After the catapults and the slingshots stopped firing, the big guns opened up.

The first of the mighty cannons was the Universal Soldier, a massive 30-foot metal barrel mounted atop a station wagon body that was mounted atop a truck frame, all of it painted in a camouflage pattern. The captain of the battery, Trey Melson, a legendary local plumber and cannoneer, also wore camouflage, along with a dapper beret. He pulled a cord and his cannon roared, propelling a pumpkin into the heavens. It hung there, an orange orb disappearing into the bright blue sky; then it plummeted to earth 2,715 feet away. The crowd cheered.

"Way to go, Trey!"

A few minutes later, Randy Kezar fired his cannon. Kezar is an engineering student and his weapon, the Honey Dew Screw, is a high-tech device powered by liquid nitrogen. But it didn't quite work. A thick cloud of white smoke belched from the long green barrel and the pumpkin plopped to the ground just 26 feet away. The crowd laughed.

Kezar shrugged. "I don't mind," he said, smiling. "I'm here for the party."

He'd come to the right place. The 13th annual World Championship Punkin Chunk was, like its predecessors, a two-day beer-and-cannon blast. Sometimes the pumpkins soared like rockets; sometimes they sank like rocks. Either way, the result was highly entertaining.

"We're just big kids with real expensive toys," said Larry McLaughlin, 47, a maintenance supervisor for the town of Lewes, Del., and a former world champion Punkin Chunker. He estimates that he and his team have spent $30,000 on various pumpkin-tossing machines over the last 12 years. "It's a good time," he says, "and you get to brag all year if you win."

The Punkin Chunk is an utterly impractical event that is, paradoxically, a tribute to practical people -- to the tinkerers, the backyard fixer-uppers, the can-do guys who look at a massive screw-up, rub their chins and say, "Hey, I think we can fix this sucker if we just get some PVC pipe, an air compressor and some duct tape."

At this year's Punkin Chunk, pumpkins were hurled by contraptions created out of tree trunks, I-beams, giant rubber bands, bicycle wheels, barbell weights, oil drums, old boilers and, in one case, a slice of a football. Several pneumatic cannons were powered by giant air compressors, and one cannon was powered by a truck usually used to pump septic tanks, which inspired a lot of jokes.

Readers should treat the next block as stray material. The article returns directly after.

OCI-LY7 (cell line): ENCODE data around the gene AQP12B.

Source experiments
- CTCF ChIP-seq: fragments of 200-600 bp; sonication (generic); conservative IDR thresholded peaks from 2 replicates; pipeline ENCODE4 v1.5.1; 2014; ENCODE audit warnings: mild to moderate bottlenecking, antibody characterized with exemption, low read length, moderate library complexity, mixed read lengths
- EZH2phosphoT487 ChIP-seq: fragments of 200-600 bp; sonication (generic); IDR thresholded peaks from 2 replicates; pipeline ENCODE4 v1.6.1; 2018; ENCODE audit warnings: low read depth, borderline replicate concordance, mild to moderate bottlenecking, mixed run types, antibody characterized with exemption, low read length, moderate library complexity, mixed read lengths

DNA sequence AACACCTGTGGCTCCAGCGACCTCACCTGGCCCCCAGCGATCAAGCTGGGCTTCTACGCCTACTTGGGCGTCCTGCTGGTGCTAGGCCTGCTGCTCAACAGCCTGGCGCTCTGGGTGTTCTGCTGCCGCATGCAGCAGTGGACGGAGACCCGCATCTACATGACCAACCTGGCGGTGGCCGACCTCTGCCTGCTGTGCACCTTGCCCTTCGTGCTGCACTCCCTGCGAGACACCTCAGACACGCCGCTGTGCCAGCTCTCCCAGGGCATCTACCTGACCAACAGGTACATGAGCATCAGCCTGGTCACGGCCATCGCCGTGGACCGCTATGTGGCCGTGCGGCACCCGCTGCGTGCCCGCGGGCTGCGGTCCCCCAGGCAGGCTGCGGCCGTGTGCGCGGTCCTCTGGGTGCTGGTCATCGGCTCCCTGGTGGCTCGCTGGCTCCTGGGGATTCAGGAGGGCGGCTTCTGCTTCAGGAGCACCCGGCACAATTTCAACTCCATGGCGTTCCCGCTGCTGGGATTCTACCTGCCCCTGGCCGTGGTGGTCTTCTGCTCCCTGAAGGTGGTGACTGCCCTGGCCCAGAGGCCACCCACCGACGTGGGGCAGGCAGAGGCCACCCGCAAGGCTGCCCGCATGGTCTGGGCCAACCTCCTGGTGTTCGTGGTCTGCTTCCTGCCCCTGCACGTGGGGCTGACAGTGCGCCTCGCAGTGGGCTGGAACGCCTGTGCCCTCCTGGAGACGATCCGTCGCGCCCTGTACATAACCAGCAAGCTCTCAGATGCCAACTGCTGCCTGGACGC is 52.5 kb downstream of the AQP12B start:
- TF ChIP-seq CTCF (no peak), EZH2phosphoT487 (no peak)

That particular cannon, called Bad Hair Day, was fired by the event's only all-female artillery team. It was born when the women were ejected from the pit area at last year's Punkin Chunk, where they were assisting with their husbands' cannon. A security guard said the women were "nonessential personnel." That irked them.

"We decided to form a team and show them how essential we are," said nail technician Cindy Wright, the team captain. Wright and five other women mounted a 40-foot barrel atop a dump truck and painted the rig black with gold trim. A sign in front read "Powered by Estrogen."

Robert Young, 67, a retired judge from Magungie, Pa., created his pumpkin-hurling catapult, the Pennsylvania Chopper, out of a locust post, garage door springs, bungee cords and buckets, all of it mounted on a dump truck. Total cost: $1,357. For months, he videotaped his test firings and played them back in slow motion to study the results.

"It's the funniest film in Pennsylvania," he said. "In one shot, the pumpkin hits the top of the truck."

"He's weird," his wife, Carolyn, explained.

A few minutes later, Young put on his white hard hat, blew his air horn and fired his catapult. The pumpkin went up like a mortar shot and dropped to earth 85 feet down the field.

"Too high," said his son, Don, who is also an attorney. "Wrong angle."

Judge Young smiled. "That's about as good as we're going to do," he said.

The Punkin Chunk is an Olympics for handymen. It's a NASA program for folks who like to fiddle around in the garage. And why shouldn't they get to hurl things into space, too? The Chunk attracts a few engineers and other white-collar types. But it's dominated by carpenters, mechanics, welders and watermen, guys who are good with their hands, guys who wear work boots and overalls and hooded sweat shirts, guys like Bill "Broad Dog" Thompson.